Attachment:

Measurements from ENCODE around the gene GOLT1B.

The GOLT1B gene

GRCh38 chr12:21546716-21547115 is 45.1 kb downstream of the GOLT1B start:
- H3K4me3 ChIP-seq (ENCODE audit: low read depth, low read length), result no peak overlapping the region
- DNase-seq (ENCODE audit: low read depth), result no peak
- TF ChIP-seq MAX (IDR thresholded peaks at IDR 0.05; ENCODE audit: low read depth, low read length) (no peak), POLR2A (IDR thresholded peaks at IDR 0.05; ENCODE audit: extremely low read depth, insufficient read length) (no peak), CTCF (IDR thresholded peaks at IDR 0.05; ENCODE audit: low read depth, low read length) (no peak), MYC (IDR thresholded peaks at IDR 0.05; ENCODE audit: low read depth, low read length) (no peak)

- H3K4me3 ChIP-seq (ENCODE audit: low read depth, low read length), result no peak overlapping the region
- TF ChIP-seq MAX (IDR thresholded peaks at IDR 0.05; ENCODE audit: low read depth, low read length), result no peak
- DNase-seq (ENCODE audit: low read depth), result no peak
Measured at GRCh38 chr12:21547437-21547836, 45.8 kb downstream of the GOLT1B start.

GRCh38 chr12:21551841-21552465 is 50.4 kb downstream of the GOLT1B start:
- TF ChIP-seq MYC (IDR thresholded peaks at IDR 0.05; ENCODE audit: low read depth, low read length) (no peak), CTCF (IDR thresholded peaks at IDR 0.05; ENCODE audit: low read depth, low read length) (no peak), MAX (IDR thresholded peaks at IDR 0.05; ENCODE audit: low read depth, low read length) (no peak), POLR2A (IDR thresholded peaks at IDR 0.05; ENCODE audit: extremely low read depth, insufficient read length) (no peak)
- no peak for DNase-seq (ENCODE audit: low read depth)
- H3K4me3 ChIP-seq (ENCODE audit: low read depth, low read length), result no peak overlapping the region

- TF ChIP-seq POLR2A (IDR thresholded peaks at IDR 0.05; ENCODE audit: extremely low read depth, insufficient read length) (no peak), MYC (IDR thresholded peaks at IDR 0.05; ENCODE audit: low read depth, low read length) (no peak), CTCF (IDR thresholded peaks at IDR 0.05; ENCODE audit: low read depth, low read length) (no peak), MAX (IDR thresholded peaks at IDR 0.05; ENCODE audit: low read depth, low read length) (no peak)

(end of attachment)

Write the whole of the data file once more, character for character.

Measurements from ENCODE around the gene GOLT1B.

The GOLT1B gene

GRCh38 chr12:21546716-21547115 is 45.1 kb downstream of the GOLT1B start:
- H3K4me3 ChIP-seq (ENCODE audit: low read depth, low read length), result no peak overlapping the region
- DNase-seq (ENCODE audit: low read depth), result no peak
- TF ChIP-seq MAX (IDR thresholded peaks at IDR 0.05; ENCODE audit: low read depth, low read length) (no peak), POLR2A (IDR thresholded peaks at IDR 0.05; ENCODE audit: extremely low read depth, insufficient read length) (no peak), CTCF (IDR thresholded peaks at IDR 0.05; ENCODE audit: low read depth, low read length) (no peak), MYC (IDR thresholded peaks at IDR 0.05; ENCODE audit: low read depth, low read length) (no peak)

- H3K4me3 ChIP-seq (ENCODE audit: low read depth, low read length), result no peak overlapping the region
- TF ChIP-seq MAX (IDR thresholded peaks at IDR 0.05; ENCODE audit: low read depth, low read length), result no peak
- DNase-seq (ENCODE audit: low read depth), result no peak
Measured at GRCh38 chr12:21547437-21547836, 45.8 kb downstream of the GOLT1B start.

GRCh38 chr12:21551841-21552465 is 50.4 kb downstream of the GOLT1B start:
- TF ChIP-seq MYC (IDR thresholded peaks at IDR 0.05; ENCODE audit: low read depth, low read length) (no peak), CTCF (IDR thresholded peaks at IDR 0.05; ENCODE audit: low read depth, low read length) (no peak), MAX (IDR thresholded peaks at IDR 0.05; ENCODE audit: low read depth, low read length) (no peak), POLR2A (IDR thresholded peaks at IDR 0.05; ENCODE audit: extremely low read depth, insufficient read length) (no peak)
- no peak for DNase-seq (ENCODE audit: low read depth)
- H3K4me3 ChIP-seq (ENCODE audit: low read depth, low read length), result no peak overlapping the region

- TF ChIP-seq POLR2A (IDR thresholded peaks at IDR 0.05; ENCODE audit: extremely low read depth, insufficient read length) (no peak), MYC (IDR thresholded peaks at IDR 0.05; ENCODE audit: low read depth, low read length) (no peak), CTCF (IDR thresholded peaks at IDR 0.05; ENCODE audit: low read depth, low read length) (no peak), MAX (IDR thresholded peaks at IDR 0.05; ENCODE audit: low read depth, low read length) (no peak)